A Palm Tree Lined Paradise
The nights here are magical. And I often wonder, why isn’t everyone outside like I am? I mean, this place is paradise. When I go out to run, it’s normally around 9:00 p.m. Most people are still up. I know this because I can see the glow of the idiot box coming from their front windows. It’s made me do some thinking about the nature of people, and how we have chosen to lives in our modern world.
Neighbors don’t know each other anymore. That sense of community is dwindling. I should see teens sitting out on lawn chairs, eating watermelon and flirting and being idiots. I should see old men standing around talking with one another, or sitting at a flimsy card table just inside the garage playing a ramshackle game of cards. There should be people out walking. Noise. Joggers. Dog-walkers. Music playing. Ribs cooking. Ok, maybe not ribs at that hour, but I think you get the idea.
Instead, it’s silent. There’s not a soul to be found. It’s a Friday night. Or a Saturday. Or a Tuesday…they’re all the same. They all have one thing in common: silence. It’s the summer here. And though the days have been hot, the nights are a mystical paradise filled with glassy stars and full moons and cool breezes that pass endlessly through the palm tree lined streets. So why is this a ghost town?
Do we value our privacy so much that we are missing out on the fundamental things of life? Do we love our DVRs and our shows to such an extent that we’ll live next door to the same people for 10 years and know nothing about them but their names? I just feel sick to my stomach that things have changed so much since I was a kid. My neighborhood where I grew up was always filled with kids on bikes, and food smells, and girl scouts toting boxes of cookies up and down the street in their radio flyer wagons. Even late into the night during the dog days of summer. We rode bikes, we got filthy, and generally got along with everyone. Unless they were like that kid Aaron who lived three doors down. Something was seriously wrong with that kid. He liked to wear pointy cowboy boots. And he loved to kick. I always had a delightful little array of bruises dotting my shins thanks to him.
Childhood was a magical time for me. I never knew we didn’t have a lot. I thought we were rich. I had toys, and we even had a POOL at our little single story ranch house. But most of all, I had my family. My mom, my dad, my sister and me. From the earliest of memories, I remember thinking that I didn’t have to give my kids a lot, just this. A family. A place to call home. That’s the foundation, and everything else is secondary to that. I watched my parents bust their asses to make it possible. So I spent my entire life preparing to do just that.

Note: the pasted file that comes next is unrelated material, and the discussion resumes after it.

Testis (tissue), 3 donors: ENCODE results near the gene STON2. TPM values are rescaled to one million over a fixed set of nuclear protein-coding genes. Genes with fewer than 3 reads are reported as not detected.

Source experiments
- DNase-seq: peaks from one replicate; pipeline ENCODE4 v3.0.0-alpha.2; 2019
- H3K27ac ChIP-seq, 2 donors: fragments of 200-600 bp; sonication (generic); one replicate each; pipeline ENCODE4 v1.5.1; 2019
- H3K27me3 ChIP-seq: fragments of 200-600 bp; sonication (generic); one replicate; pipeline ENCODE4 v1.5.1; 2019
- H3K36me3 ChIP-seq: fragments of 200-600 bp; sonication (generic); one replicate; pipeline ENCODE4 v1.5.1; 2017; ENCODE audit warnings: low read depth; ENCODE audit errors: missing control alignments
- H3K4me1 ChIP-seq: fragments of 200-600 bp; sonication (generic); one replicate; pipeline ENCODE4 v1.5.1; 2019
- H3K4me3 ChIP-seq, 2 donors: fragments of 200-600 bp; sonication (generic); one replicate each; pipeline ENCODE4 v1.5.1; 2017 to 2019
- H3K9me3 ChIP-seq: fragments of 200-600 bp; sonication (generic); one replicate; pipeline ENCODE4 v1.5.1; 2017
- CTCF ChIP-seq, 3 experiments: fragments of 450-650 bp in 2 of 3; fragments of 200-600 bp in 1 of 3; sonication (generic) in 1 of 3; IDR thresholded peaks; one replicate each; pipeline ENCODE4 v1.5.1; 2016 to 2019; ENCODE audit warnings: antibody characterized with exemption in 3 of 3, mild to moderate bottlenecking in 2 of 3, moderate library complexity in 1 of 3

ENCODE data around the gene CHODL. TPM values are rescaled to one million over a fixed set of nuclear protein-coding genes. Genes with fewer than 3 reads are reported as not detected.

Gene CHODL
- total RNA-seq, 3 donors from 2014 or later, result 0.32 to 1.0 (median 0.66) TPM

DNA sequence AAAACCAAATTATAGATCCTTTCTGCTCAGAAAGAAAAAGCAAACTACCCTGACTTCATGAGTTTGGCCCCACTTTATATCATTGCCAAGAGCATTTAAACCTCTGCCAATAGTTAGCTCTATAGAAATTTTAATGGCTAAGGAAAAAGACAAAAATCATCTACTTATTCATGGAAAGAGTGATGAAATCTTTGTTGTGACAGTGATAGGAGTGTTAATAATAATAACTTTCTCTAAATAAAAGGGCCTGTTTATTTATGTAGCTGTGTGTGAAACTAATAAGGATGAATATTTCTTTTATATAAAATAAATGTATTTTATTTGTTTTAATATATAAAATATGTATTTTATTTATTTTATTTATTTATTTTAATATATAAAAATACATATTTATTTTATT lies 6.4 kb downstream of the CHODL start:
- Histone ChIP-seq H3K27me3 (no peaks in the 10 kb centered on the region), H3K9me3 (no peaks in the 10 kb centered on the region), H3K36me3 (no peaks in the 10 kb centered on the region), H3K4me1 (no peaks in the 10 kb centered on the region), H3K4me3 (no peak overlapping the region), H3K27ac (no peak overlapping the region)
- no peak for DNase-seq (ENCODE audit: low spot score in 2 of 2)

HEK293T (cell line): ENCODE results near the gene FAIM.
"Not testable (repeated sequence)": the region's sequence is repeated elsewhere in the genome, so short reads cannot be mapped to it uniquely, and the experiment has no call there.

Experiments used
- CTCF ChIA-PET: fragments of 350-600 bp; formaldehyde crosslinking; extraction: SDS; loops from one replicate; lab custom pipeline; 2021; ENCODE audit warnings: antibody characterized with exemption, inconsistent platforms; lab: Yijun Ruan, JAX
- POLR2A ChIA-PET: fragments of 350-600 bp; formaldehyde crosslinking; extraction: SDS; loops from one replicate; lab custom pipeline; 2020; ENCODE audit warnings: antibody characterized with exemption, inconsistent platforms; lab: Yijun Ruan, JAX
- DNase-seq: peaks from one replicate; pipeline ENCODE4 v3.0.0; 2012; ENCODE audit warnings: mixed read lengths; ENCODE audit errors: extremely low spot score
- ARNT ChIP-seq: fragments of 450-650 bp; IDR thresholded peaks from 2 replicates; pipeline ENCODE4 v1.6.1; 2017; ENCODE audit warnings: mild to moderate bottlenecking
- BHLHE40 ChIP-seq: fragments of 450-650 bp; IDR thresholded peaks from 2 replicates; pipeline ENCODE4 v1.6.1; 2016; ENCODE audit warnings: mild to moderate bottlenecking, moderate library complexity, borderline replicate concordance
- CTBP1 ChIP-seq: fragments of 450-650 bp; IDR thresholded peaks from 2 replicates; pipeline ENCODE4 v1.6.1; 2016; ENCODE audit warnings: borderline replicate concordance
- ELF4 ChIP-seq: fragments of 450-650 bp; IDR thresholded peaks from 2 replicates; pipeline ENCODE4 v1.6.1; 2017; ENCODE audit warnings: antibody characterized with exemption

That this dream, this vision for my family was so unceremoniously stripped away from me and my children makes me think about the movie ‘Pleasantville’. It’s kind of like an existential fantasy, playing with themes that deal with life as we think it should be, versus what it really is. It’s so appealing to me for this reason. I like to flip things that have to do with convention, turn them around and upside down and play the devil’s advocate in my head. I like to imagine what life would be like if we could take our preconceived notions about structure and rules and human behavior, and shake them all up like a magic 8 ball to see what we get. I’ve been like this since…well, since I can remember remembering anything.
At the end of the movie, Toby McGuire’s character returns from Pleasantville to the supposed ‘ugliness’ of his real life. His mom is there, crying at the dining room table about how foolish she felt for considering spending the weekend with a much younger man. Bud, who is now wiser for his experience in Pleasantville, offers her a tissue. Through tears, she says ‘It wasn’t supposed to be like this.’ With a wry smile, he says ‘It isn’t SUPPOSED to be like anything.’ Ahhhh, I love that line!! He who had idealized and fantasized about a simpler time. One that he perceived to be filled with safety and warmth and innocence. Yet he found that if those characters had been real, they too would have felt anger. Burned with passion. Yearned for self-expression. And all at once, as I’m watching this simple tale unfold, I got this glimpse into the beautifully chaotic rapture of the human experience. It’s okay for it to all come unhinged. It spoke to me. I loved it.
Yet…though that may be, it’s clear that I liked these ideas far more in concept than in hard-hitting reality. And I never once applied those thoughts to what I wanted for my kids. I’ve ALWAYS known I wanted them to have a home, to have stability, two parentSSSS plural. Everything else could have burned to the ground, but those foundational things were never something I wanted shaken. It’s one thing to say I love to rethink convention and societal norms; it’s another to say that I don’t want the one thing I’ve always counted on and planned on for my kids. I have said it a thousand times and I’ll say it again: I thought I did everything right. It isn’t supposed to be like this!! But in the end, I guess it isn’t SUPPOSED to be like anything. And strangely, that makes me feel deeply happy while simultaneously making me feel hopelessly and endlessly sad.